The first man set out on foot. For eight days and seven nights, he walked across snowy mountains, pacing around to warm himself amid the bitter winds and sleeping only when the sun came out—until suspicious villagers tipped off the police.
The second hopped onto a shared bike, cycling for more than 10 hours overnight. But the police got him as well.
The third opted for a water route, jumping into the freezing river in the hopes of swimming away, only to end up stranded for more than six hours.
Compelled by harsh COVID-19 measures in China, some ordinary citizens such as the trio have resorted to desperate measures to flee Xi’an, the city where a severe lockdown policy has barred 13 million residents from leaving their homes.
Best known as the home to the 2,000-year-old Terracotta Warriors, the north-central Chinese city is reporting the country’s worst COVID-19 tally in more than 21 months. It’s posing a headache to the regime in Beijing as it scrambles to gain the upper hand on the illness just four weeks ahead of the Winter Olympics, which Beijing has pledged to be “safe and grand.”
While the caseloads from Xi’an—more than 1,700 as of Jan. 4—pale in comparison with many countries in the West, experts and residents have questioned the authenticity of such figures, because of the regime’s routine practice of censoring unfavorable news.
China is the largest country implementing a “zero-COVID” policy, doggedly going after every virus case no matter the emotional or economic costs.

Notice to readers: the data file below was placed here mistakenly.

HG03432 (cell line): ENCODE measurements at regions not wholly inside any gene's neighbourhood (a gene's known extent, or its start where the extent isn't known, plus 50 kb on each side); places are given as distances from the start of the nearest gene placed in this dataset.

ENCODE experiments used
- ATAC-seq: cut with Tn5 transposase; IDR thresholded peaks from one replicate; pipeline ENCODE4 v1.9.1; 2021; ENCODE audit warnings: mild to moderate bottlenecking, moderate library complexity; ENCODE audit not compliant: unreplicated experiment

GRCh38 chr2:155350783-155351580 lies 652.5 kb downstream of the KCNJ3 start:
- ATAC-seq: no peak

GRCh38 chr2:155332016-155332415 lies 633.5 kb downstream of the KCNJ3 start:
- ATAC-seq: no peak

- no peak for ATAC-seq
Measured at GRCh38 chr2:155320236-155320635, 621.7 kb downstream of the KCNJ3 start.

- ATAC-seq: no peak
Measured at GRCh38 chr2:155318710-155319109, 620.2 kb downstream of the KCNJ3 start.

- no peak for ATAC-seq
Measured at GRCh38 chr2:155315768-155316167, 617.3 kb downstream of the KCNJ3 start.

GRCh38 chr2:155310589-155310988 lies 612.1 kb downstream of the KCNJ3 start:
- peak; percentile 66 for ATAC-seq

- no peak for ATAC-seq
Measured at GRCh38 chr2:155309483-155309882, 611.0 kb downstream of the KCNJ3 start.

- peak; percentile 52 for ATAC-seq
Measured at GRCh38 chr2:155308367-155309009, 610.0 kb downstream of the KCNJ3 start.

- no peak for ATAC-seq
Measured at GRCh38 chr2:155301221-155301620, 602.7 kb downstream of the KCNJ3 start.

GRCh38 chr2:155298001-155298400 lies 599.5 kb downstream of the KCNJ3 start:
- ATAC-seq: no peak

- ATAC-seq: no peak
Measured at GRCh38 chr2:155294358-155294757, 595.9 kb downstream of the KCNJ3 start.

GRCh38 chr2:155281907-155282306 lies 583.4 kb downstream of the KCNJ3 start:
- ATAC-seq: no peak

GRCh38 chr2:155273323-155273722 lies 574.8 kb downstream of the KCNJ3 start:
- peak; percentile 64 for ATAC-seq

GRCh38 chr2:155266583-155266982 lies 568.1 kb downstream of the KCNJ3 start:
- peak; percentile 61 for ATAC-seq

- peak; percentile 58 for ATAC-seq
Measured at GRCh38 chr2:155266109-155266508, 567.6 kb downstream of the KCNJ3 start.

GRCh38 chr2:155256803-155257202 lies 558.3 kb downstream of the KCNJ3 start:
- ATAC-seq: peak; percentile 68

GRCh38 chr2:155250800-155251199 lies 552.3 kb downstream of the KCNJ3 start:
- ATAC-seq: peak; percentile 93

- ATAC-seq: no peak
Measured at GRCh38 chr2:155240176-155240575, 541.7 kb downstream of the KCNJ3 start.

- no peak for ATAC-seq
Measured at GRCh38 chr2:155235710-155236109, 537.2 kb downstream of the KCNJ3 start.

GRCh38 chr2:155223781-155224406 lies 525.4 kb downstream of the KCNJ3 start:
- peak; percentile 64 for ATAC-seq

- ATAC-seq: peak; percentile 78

But Beijing’s rigid playbook of fighting the virus—relying chiefly on vigorous contact tracing, mass testing, centralized quarantines, and harsh lockdowns—is showing strains amid growing public frustration and anger. With the worsening outbreak in Xi’an, questions are mounting as to how long such stringent COVID measures can last.
Getting the infection figures down to zero has become a political task.
Liu Guozhong, the Party chief of Shaanxi Province where Xi’an is the capital, on Jan. 1 instructed local officials to tap into the “wartime spirit” and quarantine anyone at risk “without a moment of delay.” A leaked document circulating on Chinese social media showed that Liu had set Jan. 4 as the date Xi’an needs to achieve zero new cases of COVID. The Epoch Times couldn’t verify the authenticity of the memo.
Racing to contain the outbreak, Xi’an has imposed the world’s strictest lockdown measures since Wuhan became the initial epicenter of the pandemic.
Overnight, thousands of people identified as close contacts were hauled away by the truckload to other counties and cities to be quarantined. For the rest, the farthest they could go is the metal door enclosing their neighborhood residential compound.
Some districts were put in tighter lockdowns, with residents not permitted to venture past their doorstep. In some neighborhoods, the elevator service was cut off without further notice.
On New Year’s Eve, firefighters had to climb the walls to get into a sealed-off neighborhood after a building caught fire.
The abrupt confinement has prompted an outcry as residents struggled to secure basic needs. The hashtag “hard to obtain food in Xi’an” quickly became one of the trendiest phrases on Weibo, China’s version of Twitter.
During a recent live stream of a press conference on the outbreak, distraught viewers flooded the channel with pleas in the live comments section.
“Please arrange our neighborhood to buy vegetables.” “Where is our food?” The authorities soon disabled the comments.
The price of food has skyrocketed due to the shortage, reportedly forcing some to barter for a bag of rice. In a screenshot that has gone viral, a box of Chinese cabbages, known usually for being dirt cheap, was priced at 438 yuan (about $69).